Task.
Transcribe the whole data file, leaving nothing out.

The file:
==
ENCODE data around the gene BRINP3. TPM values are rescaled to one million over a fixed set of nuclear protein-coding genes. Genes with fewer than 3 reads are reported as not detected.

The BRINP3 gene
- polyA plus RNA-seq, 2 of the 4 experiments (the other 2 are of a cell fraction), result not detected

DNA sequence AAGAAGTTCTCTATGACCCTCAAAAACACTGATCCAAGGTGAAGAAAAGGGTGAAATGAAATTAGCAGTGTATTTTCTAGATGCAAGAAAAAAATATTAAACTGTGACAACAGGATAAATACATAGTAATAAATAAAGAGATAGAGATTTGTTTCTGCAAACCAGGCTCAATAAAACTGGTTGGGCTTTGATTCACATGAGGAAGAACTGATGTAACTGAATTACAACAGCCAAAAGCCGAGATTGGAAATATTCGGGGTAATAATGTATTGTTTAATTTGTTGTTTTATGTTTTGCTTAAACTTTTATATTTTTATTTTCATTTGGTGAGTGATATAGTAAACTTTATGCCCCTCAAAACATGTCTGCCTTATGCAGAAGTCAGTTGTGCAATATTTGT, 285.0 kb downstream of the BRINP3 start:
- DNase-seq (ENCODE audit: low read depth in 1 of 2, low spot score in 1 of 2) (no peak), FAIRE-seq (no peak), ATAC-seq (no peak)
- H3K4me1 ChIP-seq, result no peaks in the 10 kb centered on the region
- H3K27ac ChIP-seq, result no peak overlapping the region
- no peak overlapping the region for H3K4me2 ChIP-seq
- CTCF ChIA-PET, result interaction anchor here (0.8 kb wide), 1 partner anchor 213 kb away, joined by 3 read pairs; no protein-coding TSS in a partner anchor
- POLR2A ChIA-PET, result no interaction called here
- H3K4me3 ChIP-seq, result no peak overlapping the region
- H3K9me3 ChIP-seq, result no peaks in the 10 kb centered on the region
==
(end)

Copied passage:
ENCODE data around the gene BRINP3. TPM values are rescaled to one million over a fixed set of nuclear protein-coding genes. Genes with fewer than 3 reads are reported as not detected.

The BRINP3 gene
- polyA plus RNA-seq, 2 of the 4 experiments (the other 2 are of a cell fraction), result not detected

DNA sequence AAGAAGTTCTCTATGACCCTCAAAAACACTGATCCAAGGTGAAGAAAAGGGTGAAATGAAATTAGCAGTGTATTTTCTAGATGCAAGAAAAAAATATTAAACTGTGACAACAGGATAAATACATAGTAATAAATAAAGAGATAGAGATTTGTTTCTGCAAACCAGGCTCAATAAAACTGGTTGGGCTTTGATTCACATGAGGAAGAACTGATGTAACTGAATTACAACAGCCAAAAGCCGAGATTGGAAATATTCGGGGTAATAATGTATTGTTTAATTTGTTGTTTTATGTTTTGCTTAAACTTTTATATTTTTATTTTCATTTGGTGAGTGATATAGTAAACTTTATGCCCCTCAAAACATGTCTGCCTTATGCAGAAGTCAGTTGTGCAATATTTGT, 285.0 kb downstream of the BRINP3 start:
- DNase-seq (ENCODE audit: low read depth in 1 of 2, low spot score in 1 of 2) (no peak), FAIRE-seq (no peak), ATAC-seq (no peak)
- H3K4me1 ChIP-seq, result no peaks in the 10 kb centered on the region
- H3K27ac ChIP-seq, result no peak overlapping the region
- no peak overlapping the region for H3K4me2 ChIP-seq
- CTCF ChIA-PET, result interaction anchor here (0.8 kb wide), 1 partner anchor 213 kb away, joined by 3 read pairs; no protein-coding TSS in a partner anchor
- POLR2A ChIA-PET, result no interaction called here
- H3K4me3 ChIP-seq, result no peak overlapping the region
- H3K9me3 ChIP-seq, result no peaks in the 10 kb centered on the region